Glasgow bin lorry crash: Bid to make bus firm pay costs dismissed by judge
Glasgow City Council wanted driver Harry Clarke’s former employer First Glasgow to pay almost £1 million in compensation to Stephanie Tait’s family.Glasgow City Council previously agreed to pay compensation for a number of damages claims made by the families of the six people killed and 15 injured when the bin lorry hit shoppers in the city centre.
The driver of a bin lorry , that crashed killing 6 people in Glasgow , has been accused of telling a 'pack of lies' about his health. Harry Clarke was questioned for a second day as part of an inquiry into the accident last December. Lawyers claim he failed to tell his employers about his history of blackouts
The driver of a bin lorry which crashed and killed six people in Glasgow five years ago says he is sorry for the part he played. The official inquiry into the tragedy blamed him for not revealing his medical history, including an episode where he was believed to faint while working in a previous job
A Glasgow bin lorry driver whose vehicle killed six people when it careered out of control has apologised for his part in the tragedy.
Harry Clarke, 62, told the Mail on Sunday he is still "devastated" and said "not a day goes by" when he does not think about the crash which happened days before Christmas in 2014.
Mr Clarke, speaking a week before the fifth anniversary of the tragedy, blacked out while behind the wheel in George Square on 22 December.
He was blamed for the crash in an official inquiry because he had not revealed his medical history, which included an episode where he was said to have fainted while working in a previous job as a bus driver.
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On 22 December 2014 a bin lorry collided with pedestrians in the city centre of Glasgow , Scotland, killing six and injuring fifteen others. The driver of the council-owned vehicle, Harry Clarke, said he had passed out at the wheel.
The driver of a Glasgow bin lorry which crashed , killing six people, has refused to say sorry for "lies" he told about his health. Harry Clarke, 58, was also accused of showing "an utter reckless indifference to the consequences" of his actions. Asked to say sorry that this "led to the deaths of.
Mr Clarke told the newspaper: "I am devastated at what happened. There's all these poor people that are not here and those who were injured.
"It has been made out that I don't care about what happened. There's not a day goes by I don't think about it.
"I'm sorry for the part I played in 2014. It was an accident. If I thought for a minute it was all my fault I'd jump off a bridge."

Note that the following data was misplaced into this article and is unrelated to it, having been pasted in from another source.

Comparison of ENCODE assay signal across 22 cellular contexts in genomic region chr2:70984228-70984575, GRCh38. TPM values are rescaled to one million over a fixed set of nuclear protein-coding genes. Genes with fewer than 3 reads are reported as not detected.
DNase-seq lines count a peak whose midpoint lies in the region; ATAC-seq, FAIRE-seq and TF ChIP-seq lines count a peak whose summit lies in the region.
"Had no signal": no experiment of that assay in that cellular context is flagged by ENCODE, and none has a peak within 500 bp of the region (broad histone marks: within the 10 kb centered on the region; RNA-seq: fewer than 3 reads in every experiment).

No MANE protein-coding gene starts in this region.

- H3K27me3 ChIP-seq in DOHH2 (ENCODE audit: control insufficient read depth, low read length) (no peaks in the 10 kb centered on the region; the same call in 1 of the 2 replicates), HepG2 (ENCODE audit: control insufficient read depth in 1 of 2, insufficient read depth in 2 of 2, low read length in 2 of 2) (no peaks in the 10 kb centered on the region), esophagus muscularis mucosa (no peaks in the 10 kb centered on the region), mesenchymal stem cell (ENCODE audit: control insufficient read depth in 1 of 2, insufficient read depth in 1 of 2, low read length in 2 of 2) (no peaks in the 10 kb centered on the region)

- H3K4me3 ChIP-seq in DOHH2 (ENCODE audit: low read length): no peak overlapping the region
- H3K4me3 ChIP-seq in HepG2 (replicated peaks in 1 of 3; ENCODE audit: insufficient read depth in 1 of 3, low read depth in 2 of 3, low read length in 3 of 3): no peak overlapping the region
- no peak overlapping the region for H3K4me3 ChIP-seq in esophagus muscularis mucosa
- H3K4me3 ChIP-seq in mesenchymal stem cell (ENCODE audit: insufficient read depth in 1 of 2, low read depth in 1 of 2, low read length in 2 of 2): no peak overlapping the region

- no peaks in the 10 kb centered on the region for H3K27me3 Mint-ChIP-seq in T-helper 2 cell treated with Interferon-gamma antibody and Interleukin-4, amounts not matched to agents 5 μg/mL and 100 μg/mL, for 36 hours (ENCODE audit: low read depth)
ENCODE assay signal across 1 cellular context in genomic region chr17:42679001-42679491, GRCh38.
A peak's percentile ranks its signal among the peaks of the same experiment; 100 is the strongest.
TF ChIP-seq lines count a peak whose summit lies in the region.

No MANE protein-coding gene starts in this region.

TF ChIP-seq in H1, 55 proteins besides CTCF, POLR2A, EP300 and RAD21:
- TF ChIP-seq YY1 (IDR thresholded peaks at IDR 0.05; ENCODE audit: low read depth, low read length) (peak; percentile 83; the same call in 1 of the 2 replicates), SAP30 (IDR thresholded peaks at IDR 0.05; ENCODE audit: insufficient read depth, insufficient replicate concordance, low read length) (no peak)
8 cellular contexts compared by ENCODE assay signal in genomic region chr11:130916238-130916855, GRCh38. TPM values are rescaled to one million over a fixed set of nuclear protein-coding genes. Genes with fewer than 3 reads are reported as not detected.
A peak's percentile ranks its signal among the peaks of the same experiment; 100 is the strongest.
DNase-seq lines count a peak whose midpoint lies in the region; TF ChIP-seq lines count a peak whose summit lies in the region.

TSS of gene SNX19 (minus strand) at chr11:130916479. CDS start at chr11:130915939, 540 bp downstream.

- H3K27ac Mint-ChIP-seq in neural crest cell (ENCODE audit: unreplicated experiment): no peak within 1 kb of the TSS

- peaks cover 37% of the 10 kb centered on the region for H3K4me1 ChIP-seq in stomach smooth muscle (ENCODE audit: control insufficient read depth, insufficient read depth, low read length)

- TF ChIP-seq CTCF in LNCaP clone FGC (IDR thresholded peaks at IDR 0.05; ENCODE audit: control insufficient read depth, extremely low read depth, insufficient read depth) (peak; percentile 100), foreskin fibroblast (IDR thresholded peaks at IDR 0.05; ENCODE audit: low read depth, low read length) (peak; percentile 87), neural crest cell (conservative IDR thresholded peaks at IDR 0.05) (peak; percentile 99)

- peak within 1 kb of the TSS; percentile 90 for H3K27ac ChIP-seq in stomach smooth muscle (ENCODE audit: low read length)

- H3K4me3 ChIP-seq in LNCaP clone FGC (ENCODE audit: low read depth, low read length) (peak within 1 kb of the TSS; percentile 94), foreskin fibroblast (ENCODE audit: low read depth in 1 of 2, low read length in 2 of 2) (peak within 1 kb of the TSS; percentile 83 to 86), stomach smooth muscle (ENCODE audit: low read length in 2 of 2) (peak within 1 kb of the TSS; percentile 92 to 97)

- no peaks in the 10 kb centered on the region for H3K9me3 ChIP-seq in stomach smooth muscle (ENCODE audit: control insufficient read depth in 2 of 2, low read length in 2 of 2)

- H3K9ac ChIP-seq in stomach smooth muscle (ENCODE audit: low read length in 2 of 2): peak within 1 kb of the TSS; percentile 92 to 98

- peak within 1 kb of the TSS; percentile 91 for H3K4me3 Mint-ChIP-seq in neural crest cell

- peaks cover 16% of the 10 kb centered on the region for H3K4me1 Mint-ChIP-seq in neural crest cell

Erin McQuade, 18, and her grandparents Jack Sweeney, 68, and Lorraine Sweeney, 69, from Dumbarton, were among those killed.
Stephenie Tait, 29, and Jacqueline Morton, 51, both from Glasgow; and Gillian Ewing, 52, from Edinburgh, also died in the crash.
A further 15 people were injured when the Glasgow City Council truck veered out of control.
Glasgow Council lose legal bid to avoid paying £1m compensation to bin lorry crash victims
A bid to force the former employers of the driver behind the Glasgow bin lorry crash to pay almost £1 million in compensation to a victim's family has failed. Glasgow City Council previously agreed to pay compensation for a number of damages claims made by the families of the six people killed and 15 injured when the bin lorry hit shoppers in the city centre.
The driver of a Glasgow bin lorry which killed six people when it careered out of control days before Christmas . Harry Clarke told the Mail on Sunday of his "devastation" over the tragedy and said "not a day goes There's not a day goes by I don't think about it. "I'm sorry for the part I played in 2014.
The driver of the bin lorry that crashed in Glasgow killing six people last year has resigned from his job. Harry Clarke was facing disciplinary action before The move came as the fatal accident inquiry at Glasgow Sheriff Court into the tragedy was told Mr Clarke did not disclose his medical history when
It had travelled along the pavement in Queen Street before crashing into the side of the Millennium Hotel in George Square.
The inquiry heard evidence over five weeks at the city's Sheriff Court in July and August 2015.
The probe heard that it took just 19 seconds for the tragedy to unfold.
Numerous members of the public saw Mr Clarke unconscious, slumped forward in the driver's seat, during the course of the incident.
The inquiry also heard he had a history of health issues dating back to the 1970s - including a previous blackout in 2010 when at the wheel of a stationary bus - but had not disclosed his medical background to his employers or the DVLA.
Apology from Glasgow bin lorry driver ahead of fifth anniversary .
Speaking in the Mail on Sunday, Harry Clarke talks about his devastation over the 2014 tragedy.Harry Clarke told the Mail on Sunday of his ''devastation'' over the tragedy and said ''not a day goes by'' when he does not think about the crash and the six people who died.